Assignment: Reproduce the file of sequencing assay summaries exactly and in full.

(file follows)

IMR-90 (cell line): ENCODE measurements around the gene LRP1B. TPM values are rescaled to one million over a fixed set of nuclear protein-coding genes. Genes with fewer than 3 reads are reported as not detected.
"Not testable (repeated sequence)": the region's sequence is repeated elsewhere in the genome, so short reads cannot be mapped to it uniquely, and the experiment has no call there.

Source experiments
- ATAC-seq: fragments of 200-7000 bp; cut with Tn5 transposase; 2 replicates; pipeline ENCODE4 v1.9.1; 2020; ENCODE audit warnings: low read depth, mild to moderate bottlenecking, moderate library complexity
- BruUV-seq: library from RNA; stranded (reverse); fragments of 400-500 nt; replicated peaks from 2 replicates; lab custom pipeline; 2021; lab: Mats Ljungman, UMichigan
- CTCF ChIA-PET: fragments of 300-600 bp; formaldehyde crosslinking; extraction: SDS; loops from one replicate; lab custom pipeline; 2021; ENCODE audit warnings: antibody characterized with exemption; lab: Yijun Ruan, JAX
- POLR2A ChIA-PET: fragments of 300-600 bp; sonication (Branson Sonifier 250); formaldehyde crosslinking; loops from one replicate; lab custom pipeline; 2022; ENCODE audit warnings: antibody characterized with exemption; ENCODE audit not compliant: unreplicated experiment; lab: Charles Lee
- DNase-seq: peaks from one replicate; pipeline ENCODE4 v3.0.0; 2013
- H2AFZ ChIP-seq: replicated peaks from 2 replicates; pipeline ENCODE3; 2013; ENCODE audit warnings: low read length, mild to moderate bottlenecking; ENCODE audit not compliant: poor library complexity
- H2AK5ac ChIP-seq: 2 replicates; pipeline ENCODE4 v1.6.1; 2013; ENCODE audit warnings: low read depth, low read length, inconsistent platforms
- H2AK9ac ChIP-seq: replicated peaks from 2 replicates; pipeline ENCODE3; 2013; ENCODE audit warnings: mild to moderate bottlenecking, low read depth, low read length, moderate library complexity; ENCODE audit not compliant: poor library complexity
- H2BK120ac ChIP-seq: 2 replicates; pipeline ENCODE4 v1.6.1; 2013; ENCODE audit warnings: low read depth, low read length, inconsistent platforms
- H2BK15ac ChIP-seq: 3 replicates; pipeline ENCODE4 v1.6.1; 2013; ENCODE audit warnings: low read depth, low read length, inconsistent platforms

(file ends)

IMR-90 (cell line): ENCODE measurements around the gene LRP1B. TPM values are rescaled to one million over a fixed set of nuclear protein-coding genes. Genes with fewer than 3 reads are reported as not detected.
"Not testable (repeated sequence)": the region's sequence is repeated elsewhere in the genome, so short reads cannot be mapped to it uniquely, and the experiment has no call there.

Source experiments
- ATAC-seq: fragments of 200-7000 bp; cut with Tn5 transposase; 2 replicates; pipeline ENCODE4 v1.9.1; 2020; ENCODE audit warnings: low read depth, mild to moderate bottlenecking, moderate library complexity
- BruUV-seq: library from RNA; stranded (reverse); fragments of 400-500 nt; replicated peaks from 2 replicates; lab custom pipeline; 2021; lab: Mats Ljungman, UMichigan
- CTCF ChIA-PET: fragments of 300-600 bp; formaldehyde crosslinking; extraction: SDS; loops from one replicate; lab custom pipeline; 2021; ENCODE audit warnings: antibody characterized with exemption; lab: Yijun Ruan, JAX
- POLR2A ChIA-PET: fragments of 300-600 bp; sonication (Branson Sonifier 250); formaldehyde crosslinking; loops from one replicate; lab custom pipeline; 2022; ENCODE audit warnings: antibody characterized with exemption; ENCODE audit not compliant: unreplicated experiment; lab: Charles Lee
- DNase-seq: peaks from one replicate; pipeline ENCODE4 v3.0.0; 2013
- H2AFZ ChIP-seq: replicated peaks from 2 replicates; pipeline ENCODE3; 2013; ENCODE audit warnings: low read length, mild to moderate bottlenecking; ENCODE audit not compliant: poor library complexity
- H2AK5ac ChIP-seq: 2 replicates; pipeline ENCODE4 v1.6.1; 2013; ENCODE audit warnings: low read depth, low read length, inconsistent platforms
- H2AK9ac ChIP-seq: replicated peaks from 2 replicates; pipeline ENCODE3; 2013; ENCODE audit warnings: mild to moderate bottlenecking, low read depth, low read length, moderate library complexity; ENCODE audit not compliant: poor library complexity
- H2BK120ac ChIP-seq: 2 replicates; pipeline ENCODE4 v1.6.1; 2013; ENCODE audit warnings: low read depth, low read length, inconsistent platforms
- H2BK15ac ChIP-seq: 3 replicates; pipeline ENCODE4 v1.6.1; 2013; ENCODE audit warnings: low read depth, low read length, inconsistent platforms